One of Push's very first machines, this Grizzly G4016 lathe is still used daily.


Inside Push Industries
Inside Push Industries

Inside Push Industries
Inside Push Industries

Whether it's a shock reducer or a piston head, Push has the capability to quickly turn a concept into reality.


Inside Push Industries


As the demand for Push's tuning services grew, they began to look into manufacturing the necessary parts themselves. Their in-house manufacturing kicked off with the production of the shock bridge used as part of their MX-Tune for Fox shocks, where the stock bridge (the part that connects the main body of the shock to the external reservoir containing the IFP) was replaced by Push's version, which added the ability to adjust low- and high-speed compression.

The success of the MX-Tune made Darren Murphy realize that is was entirely possible for Push to manufacture complex parts without any need for outsourcing. More CNC machines were ordered, and Push's employees began learning and exploring the options that the new manufacturing tools opened up.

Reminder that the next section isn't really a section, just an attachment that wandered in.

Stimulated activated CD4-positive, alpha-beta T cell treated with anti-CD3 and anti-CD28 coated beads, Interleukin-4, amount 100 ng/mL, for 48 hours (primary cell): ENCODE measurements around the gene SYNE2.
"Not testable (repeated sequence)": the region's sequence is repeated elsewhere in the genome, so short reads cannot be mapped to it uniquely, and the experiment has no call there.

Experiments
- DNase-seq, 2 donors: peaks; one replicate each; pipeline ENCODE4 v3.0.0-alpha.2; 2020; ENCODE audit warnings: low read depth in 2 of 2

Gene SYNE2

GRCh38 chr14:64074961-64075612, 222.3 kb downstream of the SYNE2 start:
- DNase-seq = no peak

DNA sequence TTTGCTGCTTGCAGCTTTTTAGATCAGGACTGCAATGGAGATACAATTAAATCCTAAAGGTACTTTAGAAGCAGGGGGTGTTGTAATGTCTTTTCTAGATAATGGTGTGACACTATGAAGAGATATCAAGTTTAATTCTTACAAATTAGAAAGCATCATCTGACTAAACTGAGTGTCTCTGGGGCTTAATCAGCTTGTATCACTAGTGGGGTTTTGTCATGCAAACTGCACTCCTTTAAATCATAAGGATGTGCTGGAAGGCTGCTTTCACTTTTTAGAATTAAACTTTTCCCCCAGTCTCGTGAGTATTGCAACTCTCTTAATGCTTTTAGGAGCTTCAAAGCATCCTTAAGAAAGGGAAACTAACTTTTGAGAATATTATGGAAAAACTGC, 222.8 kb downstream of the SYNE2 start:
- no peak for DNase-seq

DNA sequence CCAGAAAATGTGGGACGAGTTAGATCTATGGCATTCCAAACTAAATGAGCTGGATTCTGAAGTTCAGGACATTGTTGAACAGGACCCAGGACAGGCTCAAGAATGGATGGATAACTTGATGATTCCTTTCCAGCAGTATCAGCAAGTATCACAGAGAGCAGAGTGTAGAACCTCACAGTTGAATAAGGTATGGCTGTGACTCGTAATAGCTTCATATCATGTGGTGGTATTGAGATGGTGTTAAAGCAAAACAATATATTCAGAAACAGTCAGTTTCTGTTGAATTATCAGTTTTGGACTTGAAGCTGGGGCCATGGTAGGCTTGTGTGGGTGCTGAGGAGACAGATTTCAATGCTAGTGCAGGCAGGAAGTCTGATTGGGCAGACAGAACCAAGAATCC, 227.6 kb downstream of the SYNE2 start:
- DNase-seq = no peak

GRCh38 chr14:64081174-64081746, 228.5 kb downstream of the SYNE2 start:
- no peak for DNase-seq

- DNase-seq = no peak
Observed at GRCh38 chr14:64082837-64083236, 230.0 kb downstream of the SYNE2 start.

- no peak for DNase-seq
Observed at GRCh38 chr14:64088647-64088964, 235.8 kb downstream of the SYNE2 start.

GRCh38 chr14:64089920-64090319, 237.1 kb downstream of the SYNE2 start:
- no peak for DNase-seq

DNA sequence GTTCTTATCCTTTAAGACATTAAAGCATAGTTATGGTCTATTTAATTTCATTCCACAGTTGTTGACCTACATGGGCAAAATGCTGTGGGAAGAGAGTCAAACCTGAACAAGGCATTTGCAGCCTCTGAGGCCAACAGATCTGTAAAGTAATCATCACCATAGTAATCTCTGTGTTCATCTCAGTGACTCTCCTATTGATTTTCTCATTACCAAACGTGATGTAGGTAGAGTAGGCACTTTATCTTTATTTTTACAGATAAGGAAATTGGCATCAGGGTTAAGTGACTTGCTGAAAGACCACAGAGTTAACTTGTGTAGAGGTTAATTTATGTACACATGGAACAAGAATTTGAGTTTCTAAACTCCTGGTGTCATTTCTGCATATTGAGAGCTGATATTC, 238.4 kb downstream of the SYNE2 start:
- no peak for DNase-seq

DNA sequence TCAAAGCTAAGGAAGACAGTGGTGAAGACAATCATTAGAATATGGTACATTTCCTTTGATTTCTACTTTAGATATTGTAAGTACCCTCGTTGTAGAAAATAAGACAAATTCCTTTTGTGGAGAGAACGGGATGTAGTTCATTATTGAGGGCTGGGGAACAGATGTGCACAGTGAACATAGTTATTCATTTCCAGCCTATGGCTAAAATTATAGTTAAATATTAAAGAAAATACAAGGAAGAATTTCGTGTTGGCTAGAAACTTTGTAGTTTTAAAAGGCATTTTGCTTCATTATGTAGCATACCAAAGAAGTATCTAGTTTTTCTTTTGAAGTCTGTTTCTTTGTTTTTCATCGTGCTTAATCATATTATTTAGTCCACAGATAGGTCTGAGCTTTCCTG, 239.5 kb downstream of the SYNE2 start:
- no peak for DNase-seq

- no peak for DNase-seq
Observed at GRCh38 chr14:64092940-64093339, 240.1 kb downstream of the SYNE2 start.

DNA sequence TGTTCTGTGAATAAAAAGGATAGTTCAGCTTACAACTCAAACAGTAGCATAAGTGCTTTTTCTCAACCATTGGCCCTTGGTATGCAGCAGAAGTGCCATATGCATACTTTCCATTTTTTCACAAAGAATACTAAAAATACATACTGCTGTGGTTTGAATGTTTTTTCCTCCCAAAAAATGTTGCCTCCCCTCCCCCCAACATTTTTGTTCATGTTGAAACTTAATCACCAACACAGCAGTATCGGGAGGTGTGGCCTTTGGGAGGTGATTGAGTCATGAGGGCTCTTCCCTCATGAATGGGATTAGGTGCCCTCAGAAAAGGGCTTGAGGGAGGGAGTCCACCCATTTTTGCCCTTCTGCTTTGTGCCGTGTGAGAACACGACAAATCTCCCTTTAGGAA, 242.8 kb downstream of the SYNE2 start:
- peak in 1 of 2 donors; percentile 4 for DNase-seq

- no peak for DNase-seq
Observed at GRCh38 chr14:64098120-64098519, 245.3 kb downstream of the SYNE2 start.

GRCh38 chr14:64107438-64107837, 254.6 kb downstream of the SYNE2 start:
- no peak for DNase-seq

The ability to rapidly create a prototype part, whether that was a shock piston or something as basic as mounting hardware, sped up Push's testing and development process, and it wasn't long before they realized that they were making almost all of the parts necessary to build a rear shock.


Inside Push Industries

Inside Push Industries
Inside Push Industries

The DMG Mori NLX 2000 can quickly and easily turn a solid rod of aluminum into a polished, threaded tube. The bit that does the work is hollow, allowing coolant to spray out the center as it is removing material.


Inside Push Industries


Inside Push Industries
This tub of ceramic beads is used to deburr and polish the aluminum parts before they receive a final hand polishing.


Inside Push Industries
A batch of bridges for the ElevenSix are lined up in preparation for the laser etching process.


Push Industries
Etching complete, the finished parts are ready to head over to the main assembly room.


ASSEMBLY

Inside Push Industries
Push's manufacturing and assembling areas are incredibly clean and organized, free from any distracting clutter.


Inside Push Industries
Inside Push Industries

It was the creation of the Dual Overhead Valve that provided the final impetus for Push to enter the market with a shock of their own, largely due to the fact that they didn't want to put the technology they'd developed on another company's product. The Dual Overhead Valve has two separate compression circuits, each with their own externally adjustable high- and low-speed compression adjustments that can be selected with the flip of a lever.